Realistic – Teaching six classes and coaching a sport can be VERY time-consuming. I have become more realistic about what I can and can’t do due to time-constraints. When I started, I spend every weekend at school or working at home on school stuff. Now, I can usually cut it down to one weekend a month. Although I love doing new and exciting things in class, I have realized that sometimes you have to just do your best with what you have!

Well, that was definitely challenging! Now, I look forward to how I will change in the future!

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30 Day Blogging Challenge – Day 27: Weekends & Holidays

What role do weekends and holidays play in your teaching?

A cup of coffee, the Today Show, 2 dogs and 1 cat on (or next to) my lap. I LOVE holidays! Today is Martin Luther King Jr. Day and my birthday (funny how that worked out)! Holidays and weekends are incredibly important in teaching.

First, they give me time to relax and rejuvenate, which is super important after working an average of 55-60 hours a week! Second, I typically use weekends and holidays to plan lessons, grade papers, set-up experiments, and do a little professional development. Without this time to plan and grade, I’d never get it done. In a typical day at school I don’t have time to grade papers or plan lessons. Finally, I spend time with my hubby and friends. In my first few years of teaching, I found it very easy to spend 8 hours on a Saturday just doing school stuff. I soon found out that I need to set aside time for myself, family, and friends. Without that time, its easy to get sucked into a world that only includes work.

So, here is my advice for new teachers: make time for yourself. You’ll be happier which will make you a better teacher in the long-run!!

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30 Day Blogging Challenge: Day 25 – Student Collaboration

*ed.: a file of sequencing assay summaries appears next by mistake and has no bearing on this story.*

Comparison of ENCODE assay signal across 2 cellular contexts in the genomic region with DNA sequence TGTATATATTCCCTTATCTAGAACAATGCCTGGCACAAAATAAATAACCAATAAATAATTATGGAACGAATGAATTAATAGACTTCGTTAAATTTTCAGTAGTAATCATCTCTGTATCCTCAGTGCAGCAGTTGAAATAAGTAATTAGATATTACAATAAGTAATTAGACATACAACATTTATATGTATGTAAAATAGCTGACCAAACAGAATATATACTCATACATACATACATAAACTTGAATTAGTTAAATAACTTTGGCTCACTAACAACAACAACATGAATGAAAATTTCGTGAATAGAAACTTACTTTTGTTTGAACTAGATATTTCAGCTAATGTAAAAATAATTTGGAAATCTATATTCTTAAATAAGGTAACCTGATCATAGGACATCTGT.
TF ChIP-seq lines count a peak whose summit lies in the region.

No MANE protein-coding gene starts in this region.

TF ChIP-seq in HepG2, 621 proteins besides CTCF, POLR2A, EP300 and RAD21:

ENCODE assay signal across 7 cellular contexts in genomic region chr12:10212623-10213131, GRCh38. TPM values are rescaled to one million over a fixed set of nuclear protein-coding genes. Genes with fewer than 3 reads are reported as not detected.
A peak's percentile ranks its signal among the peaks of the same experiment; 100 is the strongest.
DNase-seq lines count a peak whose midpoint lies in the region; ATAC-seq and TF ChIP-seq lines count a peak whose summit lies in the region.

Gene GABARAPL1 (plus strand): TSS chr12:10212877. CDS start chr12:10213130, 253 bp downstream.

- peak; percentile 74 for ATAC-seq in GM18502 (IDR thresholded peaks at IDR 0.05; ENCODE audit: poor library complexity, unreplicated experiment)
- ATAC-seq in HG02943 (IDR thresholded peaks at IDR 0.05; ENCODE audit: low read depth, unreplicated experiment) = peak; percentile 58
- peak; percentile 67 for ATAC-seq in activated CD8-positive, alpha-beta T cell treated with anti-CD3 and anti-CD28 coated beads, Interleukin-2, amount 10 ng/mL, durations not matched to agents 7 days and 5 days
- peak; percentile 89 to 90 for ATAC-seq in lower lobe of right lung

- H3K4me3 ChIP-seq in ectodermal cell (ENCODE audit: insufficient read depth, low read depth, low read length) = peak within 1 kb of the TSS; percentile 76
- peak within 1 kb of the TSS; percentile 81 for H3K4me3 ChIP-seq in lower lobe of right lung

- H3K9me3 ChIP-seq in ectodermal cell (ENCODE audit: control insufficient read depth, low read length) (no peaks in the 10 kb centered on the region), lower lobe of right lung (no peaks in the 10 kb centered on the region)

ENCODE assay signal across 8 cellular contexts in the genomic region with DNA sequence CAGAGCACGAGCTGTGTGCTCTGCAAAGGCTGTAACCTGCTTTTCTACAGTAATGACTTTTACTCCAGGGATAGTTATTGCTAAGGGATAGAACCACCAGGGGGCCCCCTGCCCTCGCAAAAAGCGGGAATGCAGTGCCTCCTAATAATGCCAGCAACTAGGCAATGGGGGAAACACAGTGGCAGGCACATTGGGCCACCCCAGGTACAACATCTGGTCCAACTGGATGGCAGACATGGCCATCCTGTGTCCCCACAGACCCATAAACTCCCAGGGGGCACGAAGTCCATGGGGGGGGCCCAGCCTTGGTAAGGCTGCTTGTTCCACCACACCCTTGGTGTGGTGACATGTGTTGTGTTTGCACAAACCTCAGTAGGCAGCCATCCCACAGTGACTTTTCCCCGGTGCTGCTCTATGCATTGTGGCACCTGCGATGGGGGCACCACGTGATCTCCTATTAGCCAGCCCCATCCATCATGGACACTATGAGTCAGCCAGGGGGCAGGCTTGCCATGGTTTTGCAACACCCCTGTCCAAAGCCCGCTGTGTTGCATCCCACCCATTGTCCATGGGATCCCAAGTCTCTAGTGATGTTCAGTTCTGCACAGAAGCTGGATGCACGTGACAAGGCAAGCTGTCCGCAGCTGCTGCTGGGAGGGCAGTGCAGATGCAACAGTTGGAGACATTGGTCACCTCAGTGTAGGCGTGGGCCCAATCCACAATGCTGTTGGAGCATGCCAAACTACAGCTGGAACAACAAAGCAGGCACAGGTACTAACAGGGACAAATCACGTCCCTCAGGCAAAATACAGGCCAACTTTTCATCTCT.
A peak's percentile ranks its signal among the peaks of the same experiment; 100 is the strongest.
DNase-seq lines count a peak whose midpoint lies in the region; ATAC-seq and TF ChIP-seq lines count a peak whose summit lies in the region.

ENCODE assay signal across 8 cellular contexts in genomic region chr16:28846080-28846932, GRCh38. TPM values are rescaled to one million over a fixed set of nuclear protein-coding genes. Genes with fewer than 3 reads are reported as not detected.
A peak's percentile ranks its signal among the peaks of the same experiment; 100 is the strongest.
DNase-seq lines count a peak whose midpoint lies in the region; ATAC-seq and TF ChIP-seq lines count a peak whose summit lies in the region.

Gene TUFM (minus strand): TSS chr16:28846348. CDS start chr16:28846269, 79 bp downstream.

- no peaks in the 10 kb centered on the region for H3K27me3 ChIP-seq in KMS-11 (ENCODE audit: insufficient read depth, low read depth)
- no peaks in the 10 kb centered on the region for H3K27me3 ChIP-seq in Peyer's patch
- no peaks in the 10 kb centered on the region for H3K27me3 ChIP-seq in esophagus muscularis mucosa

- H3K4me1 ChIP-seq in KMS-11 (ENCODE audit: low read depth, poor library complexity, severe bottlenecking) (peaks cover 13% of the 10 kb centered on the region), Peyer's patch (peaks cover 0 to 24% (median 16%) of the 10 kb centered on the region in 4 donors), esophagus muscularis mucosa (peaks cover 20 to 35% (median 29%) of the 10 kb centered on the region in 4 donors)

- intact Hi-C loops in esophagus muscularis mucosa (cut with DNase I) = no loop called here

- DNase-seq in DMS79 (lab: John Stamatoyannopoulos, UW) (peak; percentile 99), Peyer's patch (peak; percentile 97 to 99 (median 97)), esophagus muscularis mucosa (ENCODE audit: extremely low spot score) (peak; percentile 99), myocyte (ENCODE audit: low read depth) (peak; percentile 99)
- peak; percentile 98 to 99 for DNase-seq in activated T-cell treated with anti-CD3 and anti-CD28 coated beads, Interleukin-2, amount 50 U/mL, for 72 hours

The ideal collaboration between students–what would it look like?  

Not this!! I love having students collaborate on assignments, projects, and other classroom activities. I have had many questions like, “can we work together on this?”. My answer is always yes (unless its an assessment, then its sometimes yes)! However, its sometimes a challenge to define “work together”. There are three things I say equal good collaboration:

1. All students are involved. No-one is a by-stander, just allowing the others to complete the work and copying answers.

2. All ideas are valuable. Everyone in the group has the opportunity to share their ideas and have them heard.

3. Communication is essential and multi-faceted. There is not just one way that students communicate, so we should not limit them to just one.

Although these seem to be three things that should always be present in a classroom, everyone that has ever done a group project in a class knows that they are not always true!

As a teacher, we have to teach our students how to do this. It isn’t natural for them, and many have been conditioned to play their role and never strive to change that. It has to be a conscious effort to work to change the pre-set ideas of students about group work and collaboration.


30 Day Blogging Challenge: Day 23 – Community

Write about one way that you “meaningfully” involve the community in the learning in your classroom. If you don’t yet do so, discuss one way you could get started.

I definitely don’t do this enough! I have heard of so many educators using community members as experts in the classroom, and I need to do it more. For my first two years, I didn’t live in the community I taught in. This was a big challenge because I didn’t know anyone other than fellow teachers and a few parents of students. Now that I have lived in the community for 3 years, I know more people and need to use them!

One thing I would like to do is invite professionals that use different sciences on a daily basis. Here are some ideas for professions in my small, rural town that use science:

  • Medical personnel – This is obviously the first thing to come to mind. Doctors, nurses, dentists, and other medical professionals use biology, chemistry, anatomy, physiology, and even some physics every day!
  • Farmers – These guys are using science all day, every day! They use biology, ecology, chemistry (mixing chemicals, pH of soil, etc.), and lots of technology.